AWS Certificate Manager Launches Private Certificate Authority

Post Syndicated from Randall Hunt original https://aws.amazon.com/blogs/aws/aws-certificate-manager-launches-private-certificate-authority/

Today we’re launching a new feature for AWS Certificate Manager (ACM), Private Certificate Authority (CA). This new service allows ACM to act as a private subordinate CA. Previously, if a customer wanted to use private certificates, they needed specialized infrastructure and security expertise that could be expensive to maintain and operate. ACM Private CA builds on ACM’s existing certificate capabilities to help you easily and securely manage the lifecycle of your private certificates with pay as you go pricing. This enables developers to provision certificates in just a few simple API calls while administrators have a central CA management console and fine grained access control through granular IAM policies. ACM Private CA keys are stored securely in AWS managed hardware security modules (HSMs) that adhere to FIPS 140-2 Level 3 security standards. ACM Private CA automatically maintains certificate revocation lists (CRLs) in Amazon Simple Storage Service (S3) and lets administrators generate audit reports of certificate creation with the API or console. This service is packed full of features so let’s jump in and provision a CA.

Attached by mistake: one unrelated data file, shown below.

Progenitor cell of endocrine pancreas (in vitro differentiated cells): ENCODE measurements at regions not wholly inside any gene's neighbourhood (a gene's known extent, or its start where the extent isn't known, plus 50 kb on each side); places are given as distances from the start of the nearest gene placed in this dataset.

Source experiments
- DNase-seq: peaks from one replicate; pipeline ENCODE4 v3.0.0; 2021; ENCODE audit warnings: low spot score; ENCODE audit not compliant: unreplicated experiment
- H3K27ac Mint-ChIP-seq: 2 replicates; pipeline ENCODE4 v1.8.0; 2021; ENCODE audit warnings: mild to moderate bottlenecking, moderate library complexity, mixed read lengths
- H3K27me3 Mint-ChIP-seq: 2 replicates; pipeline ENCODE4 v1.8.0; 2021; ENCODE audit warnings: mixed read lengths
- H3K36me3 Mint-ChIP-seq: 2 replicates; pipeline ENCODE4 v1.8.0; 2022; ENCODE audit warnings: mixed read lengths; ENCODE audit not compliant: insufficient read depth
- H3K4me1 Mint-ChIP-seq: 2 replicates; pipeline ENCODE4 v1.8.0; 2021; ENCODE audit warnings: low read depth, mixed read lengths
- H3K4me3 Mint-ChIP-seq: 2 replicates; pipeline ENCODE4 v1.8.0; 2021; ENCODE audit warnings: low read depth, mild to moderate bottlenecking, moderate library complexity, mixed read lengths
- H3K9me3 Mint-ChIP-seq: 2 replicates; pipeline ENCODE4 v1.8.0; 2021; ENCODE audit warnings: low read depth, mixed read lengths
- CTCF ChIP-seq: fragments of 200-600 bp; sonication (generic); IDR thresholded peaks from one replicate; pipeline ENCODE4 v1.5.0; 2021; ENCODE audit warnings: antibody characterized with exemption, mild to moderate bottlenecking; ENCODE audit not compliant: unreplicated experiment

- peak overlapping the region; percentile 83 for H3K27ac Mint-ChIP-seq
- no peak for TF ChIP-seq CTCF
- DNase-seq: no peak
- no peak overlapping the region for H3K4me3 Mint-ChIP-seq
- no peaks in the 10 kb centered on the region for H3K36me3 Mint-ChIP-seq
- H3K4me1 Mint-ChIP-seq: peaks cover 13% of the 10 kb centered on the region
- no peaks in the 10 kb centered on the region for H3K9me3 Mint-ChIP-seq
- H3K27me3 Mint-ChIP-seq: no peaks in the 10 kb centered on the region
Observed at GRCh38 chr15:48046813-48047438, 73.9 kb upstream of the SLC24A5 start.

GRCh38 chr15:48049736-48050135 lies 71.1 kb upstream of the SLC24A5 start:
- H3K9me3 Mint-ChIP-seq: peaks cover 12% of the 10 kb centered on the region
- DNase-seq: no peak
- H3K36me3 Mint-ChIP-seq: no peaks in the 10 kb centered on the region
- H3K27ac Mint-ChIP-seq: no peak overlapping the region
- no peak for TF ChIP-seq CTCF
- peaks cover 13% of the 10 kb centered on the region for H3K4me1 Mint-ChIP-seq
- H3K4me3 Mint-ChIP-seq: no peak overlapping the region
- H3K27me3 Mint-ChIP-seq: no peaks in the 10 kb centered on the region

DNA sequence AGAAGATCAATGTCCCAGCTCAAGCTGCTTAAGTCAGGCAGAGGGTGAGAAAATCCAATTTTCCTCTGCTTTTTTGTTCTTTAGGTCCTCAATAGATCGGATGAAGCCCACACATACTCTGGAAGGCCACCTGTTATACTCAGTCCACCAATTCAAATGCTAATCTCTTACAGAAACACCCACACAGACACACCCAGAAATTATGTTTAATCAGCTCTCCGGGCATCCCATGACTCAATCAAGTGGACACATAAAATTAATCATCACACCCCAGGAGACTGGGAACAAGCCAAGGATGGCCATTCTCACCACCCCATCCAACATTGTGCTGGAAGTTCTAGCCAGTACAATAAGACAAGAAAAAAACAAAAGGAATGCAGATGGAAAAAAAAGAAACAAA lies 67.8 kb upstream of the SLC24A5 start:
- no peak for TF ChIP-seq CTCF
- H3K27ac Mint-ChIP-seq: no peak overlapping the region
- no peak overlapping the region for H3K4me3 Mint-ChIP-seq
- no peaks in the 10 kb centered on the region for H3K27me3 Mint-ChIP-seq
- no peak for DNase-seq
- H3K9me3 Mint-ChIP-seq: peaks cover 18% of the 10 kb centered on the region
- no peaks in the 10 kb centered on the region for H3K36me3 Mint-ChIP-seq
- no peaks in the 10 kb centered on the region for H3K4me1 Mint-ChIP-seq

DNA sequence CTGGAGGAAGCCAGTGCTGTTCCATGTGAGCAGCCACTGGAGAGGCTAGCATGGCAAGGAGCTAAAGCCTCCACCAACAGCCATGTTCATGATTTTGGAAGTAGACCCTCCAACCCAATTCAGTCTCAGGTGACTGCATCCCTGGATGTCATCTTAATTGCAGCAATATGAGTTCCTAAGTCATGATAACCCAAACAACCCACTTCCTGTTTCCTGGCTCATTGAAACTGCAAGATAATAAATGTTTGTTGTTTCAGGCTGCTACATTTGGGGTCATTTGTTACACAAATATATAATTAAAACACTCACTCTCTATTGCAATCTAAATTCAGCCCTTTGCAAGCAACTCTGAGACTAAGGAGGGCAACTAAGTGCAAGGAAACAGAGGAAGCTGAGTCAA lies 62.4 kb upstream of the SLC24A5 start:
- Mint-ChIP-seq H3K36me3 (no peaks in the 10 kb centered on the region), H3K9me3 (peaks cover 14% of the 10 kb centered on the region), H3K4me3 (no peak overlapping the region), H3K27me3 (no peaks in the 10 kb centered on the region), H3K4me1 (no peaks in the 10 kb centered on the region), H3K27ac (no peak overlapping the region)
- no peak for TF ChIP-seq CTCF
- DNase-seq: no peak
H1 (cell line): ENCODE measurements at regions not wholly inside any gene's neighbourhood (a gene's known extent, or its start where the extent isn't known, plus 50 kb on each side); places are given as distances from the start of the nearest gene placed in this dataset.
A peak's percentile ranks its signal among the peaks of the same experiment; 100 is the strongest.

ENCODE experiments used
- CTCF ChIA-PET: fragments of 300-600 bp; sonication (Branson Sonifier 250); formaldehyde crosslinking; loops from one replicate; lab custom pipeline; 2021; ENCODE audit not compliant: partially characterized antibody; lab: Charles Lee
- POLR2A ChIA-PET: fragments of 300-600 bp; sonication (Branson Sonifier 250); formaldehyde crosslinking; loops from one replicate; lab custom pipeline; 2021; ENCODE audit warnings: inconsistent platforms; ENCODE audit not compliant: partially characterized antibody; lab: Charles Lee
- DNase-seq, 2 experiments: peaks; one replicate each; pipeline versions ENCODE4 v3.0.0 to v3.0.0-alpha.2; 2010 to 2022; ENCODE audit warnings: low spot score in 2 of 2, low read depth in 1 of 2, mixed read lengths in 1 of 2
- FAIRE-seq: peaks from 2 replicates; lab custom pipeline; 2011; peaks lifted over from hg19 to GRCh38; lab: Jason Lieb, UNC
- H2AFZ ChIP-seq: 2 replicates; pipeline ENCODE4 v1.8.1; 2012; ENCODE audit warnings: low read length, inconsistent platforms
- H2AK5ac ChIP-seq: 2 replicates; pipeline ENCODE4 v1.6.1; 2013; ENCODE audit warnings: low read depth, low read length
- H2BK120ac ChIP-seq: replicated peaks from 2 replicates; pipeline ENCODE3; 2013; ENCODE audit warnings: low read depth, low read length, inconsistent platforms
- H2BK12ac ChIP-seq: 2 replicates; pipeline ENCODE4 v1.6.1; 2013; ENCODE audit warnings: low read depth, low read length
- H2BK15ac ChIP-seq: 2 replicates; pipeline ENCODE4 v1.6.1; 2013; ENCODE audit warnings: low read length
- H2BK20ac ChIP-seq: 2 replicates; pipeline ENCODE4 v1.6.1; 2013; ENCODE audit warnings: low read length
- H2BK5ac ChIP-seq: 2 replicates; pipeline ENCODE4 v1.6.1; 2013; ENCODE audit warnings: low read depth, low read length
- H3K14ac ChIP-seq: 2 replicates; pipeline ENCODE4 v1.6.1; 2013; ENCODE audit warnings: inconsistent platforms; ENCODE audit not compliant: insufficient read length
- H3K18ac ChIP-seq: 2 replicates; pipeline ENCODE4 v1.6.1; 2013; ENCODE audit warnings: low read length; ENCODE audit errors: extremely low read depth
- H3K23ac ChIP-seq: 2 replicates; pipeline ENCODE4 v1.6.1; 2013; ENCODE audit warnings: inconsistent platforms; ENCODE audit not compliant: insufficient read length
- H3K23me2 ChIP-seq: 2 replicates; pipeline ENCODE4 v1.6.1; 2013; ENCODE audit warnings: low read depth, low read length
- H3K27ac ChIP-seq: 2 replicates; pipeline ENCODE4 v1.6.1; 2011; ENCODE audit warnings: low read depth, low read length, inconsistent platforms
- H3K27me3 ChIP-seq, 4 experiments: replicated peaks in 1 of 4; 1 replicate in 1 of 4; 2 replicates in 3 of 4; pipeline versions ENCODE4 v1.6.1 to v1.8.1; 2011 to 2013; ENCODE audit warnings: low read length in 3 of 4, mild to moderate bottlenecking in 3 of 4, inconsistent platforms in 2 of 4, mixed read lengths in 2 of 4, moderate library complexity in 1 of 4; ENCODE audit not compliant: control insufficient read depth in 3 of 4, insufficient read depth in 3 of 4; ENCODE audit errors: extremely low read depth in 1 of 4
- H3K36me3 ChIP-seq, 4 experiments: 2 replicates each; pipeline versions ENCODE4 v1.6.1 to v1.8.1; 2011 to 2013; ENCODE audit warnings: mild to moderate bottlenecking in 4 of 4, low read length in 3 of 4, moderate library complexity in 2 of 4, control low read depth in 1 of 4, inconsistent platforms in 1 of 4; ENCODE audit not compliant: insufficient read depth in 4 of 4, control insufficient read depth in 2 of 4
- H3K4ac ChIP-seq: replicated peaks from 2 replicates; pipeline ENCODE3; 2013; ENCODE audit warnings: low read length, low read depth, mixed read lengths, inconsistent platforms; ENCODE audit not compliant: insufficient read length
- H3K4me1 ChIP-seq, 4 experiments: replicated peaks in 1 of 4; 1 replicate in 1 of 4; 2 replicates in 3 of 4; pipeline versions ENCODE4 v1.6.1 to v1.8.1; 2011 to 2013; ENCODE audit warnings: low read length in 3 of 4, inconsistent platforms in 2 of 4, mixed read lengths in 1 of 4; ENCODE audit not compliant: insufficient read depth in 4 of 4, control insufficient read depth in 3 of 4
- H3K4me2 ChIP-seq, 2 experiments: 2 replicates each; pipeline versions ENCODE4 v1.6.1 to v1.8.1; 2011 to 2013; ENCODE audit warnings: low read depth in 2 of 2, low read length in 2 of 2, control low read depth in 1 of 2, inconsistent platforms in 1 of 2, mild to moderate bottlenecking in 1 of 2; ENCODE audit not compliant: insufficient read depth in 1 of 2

Provisioning a Private Certificate Authority (CA)

First, I’ll navigate to the ACM console in my region and select the new Private CAs section in the sidebar. From there I’ll click Get Started to start the CA wizard. For now, I only have the option to provision a subordinate CA so we’ll select that and use my super secure desktop as the root CA and click Next. This isn’t what I would do in a production setting but it will work for testing out our private CA.